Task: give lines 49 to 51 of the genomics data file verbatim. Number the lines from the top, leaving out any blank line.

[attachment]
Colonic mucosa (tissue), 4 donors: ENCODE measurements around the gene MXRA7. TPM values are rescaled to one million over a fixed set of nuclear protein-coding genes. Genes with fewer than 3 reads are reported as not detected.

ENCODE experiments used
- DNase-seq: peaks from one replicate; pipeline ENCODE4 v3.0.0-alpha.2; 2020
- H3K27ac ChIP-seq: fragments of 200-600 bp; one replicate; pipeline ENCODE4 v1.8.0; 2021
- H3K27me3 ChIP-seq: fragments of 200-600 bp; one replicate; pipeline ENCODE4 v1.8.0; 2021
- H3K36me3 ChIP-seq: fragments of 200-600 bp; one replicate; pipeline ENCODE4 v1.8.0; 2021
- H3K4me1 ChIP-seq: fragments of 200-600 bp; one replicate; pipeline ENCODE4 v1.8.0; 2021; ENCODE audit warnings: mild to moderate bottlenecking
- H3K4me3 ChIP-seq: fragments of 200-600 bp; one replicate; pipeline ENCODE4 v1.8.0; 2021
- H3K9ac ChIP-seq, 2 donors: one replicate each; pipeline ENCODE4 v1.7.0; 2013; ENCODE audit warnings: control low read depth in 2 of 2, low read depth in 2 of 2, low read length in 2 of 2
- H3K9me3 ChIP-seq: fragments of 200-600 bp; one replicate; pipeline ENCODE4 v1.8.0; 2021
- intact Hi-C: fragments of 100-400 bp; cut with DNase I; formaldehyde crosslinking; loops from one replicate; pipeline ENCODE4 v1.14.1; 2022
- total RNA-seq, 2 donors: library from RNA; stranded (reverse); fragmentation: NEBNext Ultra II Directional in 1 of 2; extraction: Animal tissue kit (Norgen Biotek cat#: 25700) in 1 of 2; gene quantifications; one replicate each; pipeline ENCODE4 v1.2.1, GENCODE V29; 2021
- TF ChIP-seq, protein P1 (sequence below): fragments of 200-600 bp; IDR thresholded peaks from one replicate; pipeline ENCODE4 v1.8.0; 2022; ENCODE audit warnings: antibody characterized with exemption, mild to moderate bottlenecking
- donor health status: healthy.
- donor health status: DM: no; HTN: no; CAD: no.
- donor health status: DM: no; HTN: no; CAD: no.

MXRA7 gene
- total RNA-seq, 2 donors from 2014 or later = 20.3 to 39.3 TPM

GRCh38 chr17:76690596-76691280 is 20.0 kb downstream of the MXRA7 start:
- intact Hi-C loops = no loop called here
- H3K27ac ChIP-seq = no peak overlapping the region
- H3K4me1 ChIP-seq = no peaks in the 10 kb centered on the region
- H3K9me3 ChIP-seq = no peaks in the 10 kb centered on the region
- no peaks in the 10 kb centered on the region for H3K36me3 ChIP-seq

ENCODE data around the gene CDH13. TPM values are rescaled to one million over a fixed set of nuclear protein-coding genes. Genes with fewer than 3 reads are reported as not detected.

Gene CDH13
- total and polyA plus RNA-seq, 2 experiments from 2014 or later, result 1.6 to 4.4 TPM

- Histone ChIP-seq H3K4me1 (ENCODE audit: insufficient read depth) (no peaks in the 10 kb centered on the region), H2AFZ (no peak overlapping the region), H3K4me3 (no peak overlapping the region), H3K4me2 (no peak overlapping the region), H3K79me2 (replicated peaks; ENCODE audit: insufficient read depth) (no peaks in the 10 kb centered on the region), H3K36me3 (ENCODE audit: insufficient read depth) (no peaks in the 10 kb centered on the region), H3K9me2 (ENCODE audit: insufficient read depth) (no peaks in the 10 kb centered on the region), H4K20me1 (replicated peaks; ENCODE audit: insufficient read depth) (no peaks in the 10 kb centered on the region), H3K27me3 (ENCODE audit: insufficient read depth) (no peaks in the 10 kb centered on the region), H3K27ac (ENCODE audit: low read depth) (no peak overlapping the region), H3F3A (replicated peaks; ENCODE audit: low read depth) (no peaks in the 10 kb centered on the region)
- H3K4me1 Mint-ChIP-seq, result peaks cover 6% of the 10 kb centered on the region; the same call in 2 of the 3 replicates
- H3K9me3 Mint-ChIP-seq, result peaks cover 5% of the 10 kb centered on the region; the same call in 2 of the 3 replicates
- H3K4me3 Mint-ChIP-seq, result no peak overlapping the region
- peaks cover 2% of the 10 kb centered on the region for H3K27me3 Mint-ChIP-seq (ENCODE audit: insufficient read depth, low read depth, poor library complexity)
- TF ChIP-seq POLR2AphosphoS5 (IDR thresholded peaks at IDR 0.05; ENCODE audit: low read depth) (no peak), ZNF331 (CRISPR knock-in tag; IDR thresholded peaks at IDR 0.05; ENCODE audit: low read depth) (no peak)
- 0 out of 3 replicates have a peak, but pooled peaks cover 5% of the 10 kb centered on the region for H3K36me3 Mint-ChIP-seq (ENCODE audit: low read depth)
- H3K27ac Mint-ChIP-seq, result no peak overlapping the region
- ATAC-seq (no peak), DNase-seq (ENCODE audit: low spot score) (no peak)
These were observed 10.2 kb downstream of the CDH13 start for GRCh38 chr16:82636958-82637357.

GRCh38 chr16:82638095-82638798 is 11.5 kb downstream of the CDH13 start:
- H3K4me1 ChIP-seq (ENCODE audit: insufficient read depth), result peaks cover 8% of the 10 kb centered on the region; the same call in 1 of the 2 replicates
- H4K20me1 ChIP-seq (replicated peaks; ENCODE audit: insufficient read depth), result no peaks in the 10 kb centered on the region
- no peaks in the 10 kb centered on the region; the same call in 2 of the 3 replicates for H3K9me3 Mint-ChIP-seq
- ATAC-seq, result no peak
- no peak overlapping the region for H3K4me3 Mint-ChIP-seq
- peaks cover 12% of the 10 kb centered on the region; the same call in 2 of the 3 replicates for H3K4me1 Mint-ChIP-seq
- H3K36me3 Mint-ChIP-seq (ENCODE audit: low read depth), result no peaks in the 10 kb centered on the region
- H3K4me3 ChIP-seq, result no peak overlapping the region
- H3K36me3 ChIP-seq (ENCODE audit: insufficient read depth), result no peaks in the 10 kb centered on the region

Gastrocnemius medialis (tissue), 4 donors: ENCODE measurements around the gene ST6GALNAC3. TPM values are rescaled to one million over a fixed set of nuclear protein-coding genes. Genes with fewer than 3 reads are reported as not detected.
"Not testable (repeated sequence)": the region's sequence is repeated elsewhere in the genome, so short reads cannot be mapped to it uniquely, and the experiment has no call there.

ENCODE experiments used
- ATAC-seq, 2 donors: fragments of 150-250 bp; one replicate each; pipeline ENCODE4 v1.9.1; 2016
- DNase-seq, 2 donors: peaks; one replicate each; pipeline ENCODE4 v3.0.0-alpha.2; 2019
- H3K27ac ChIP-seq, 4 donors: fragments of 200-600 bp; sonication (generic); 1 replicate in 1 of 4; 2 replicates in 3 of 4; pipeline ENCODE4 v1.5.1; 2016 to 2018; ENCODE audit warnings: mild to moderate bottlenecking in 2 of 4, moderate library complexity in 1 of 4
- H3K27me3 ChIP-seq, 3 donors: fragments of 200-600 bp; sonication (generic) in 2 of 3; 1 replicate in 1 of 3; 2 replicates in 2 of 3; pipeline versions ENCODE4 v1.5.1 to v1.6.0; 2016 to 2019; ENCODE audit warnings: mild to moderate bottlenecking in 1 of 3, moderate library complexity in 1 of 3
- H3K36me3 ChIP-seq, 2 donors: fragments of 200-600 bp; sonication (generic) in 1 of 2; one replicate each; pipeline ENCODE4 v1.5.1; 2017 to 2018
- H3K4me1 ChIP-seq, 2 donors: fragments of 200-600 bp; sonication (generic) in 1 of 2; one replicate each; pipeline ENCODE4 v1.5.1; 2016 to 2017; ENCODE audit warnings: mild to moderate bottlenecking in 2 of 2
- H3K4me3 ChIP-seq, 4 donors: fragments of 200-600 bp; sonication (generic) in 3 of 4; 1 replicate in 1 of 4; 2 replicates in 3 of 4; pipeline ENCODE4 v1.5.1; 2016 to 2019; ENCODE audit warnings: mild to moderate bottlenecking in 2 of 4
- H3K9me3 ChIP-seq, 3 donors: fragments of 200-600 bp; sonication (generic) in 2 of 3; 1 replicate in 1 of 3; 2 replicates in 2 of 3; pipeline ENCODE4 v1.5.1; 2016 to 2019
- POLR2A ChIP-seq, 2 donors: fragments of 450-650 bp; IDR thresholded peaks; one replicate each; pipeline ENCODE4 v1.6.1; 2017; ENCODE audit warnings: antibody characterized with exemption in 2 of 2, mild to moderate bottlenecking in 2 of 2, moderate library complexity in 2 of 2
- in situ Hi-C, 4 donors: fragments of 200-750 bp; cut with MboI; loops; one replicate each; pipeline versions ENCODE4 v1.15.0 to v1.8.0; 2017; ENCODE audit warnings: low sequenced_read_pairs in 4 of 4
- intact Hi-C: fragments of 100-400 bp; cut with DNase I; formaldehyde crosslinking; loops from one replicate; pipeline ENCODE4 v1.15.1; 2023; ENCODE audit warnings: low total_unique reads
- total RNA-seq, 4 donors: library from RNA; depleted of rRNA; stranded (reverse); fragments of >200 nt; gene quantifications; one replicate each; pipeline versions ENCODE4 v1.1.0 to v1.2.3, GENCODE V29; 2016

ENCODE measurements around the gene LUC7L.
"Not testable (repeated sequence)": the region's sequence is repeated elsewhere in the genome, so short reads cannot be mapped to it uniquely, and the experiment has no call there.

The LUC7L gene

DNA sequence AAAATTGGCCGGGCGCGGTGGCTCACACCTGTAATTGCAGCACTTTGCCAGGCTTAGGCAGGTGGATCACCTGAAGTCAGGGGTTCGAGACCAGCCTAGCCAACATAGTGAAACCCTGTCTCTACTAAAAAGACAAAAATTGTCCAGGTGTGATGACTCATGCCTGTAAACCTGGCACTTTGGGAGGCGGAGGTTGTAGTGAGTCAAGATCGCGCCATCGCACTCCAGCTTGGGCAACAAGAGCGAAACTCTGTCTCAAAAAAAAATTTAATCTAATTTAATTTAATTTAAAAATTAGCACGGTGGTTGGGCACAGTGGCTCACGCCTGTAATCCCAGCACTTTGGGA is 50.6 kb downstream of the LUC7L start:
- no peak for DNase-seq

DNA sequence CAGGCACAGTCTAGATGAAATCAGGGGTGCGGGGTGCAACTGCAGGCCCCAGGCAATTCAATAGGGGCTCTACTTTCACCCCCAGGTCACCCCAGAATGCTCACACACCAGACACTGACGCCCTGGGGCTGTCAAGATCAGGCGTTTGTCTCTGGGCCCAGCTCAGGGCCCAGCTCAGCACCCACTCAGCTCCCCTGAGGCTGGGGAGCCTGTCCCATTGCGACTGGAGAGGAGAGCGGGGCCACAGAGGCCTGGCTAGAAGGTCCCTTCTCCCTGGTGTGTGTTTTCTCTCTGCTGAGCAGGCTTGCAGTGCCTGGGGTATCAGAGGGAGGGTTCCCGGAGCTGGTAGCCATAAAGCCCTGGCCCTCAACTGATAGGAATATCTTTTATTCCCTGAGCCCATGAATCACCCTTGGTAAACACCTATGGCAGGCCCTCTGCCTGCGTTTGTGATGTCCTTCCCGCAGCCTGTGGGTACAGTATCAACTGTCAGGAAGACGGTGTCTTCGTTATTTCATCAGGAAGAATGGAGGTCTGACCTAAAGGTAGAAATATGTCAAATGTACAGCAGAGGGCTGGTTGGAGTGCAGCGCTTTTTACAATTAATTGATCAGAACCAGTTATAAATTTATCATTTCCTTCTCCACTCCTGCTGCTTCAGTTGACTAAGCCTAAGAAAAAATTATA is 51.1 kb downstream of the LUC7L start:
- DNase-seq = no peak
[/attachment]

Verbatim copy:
"Not testable (repeated sequence)": the region's sequence is repeated elsewhere in the genome, so short reads cannot be mapped to it uniquely, and the experiment has no call there.

ENCODE experiments used
- ATAC-seq, 2 donors: fragments of 150-250 bp; one replicate each; pipeline ENCODE4 v1.9.1; 2016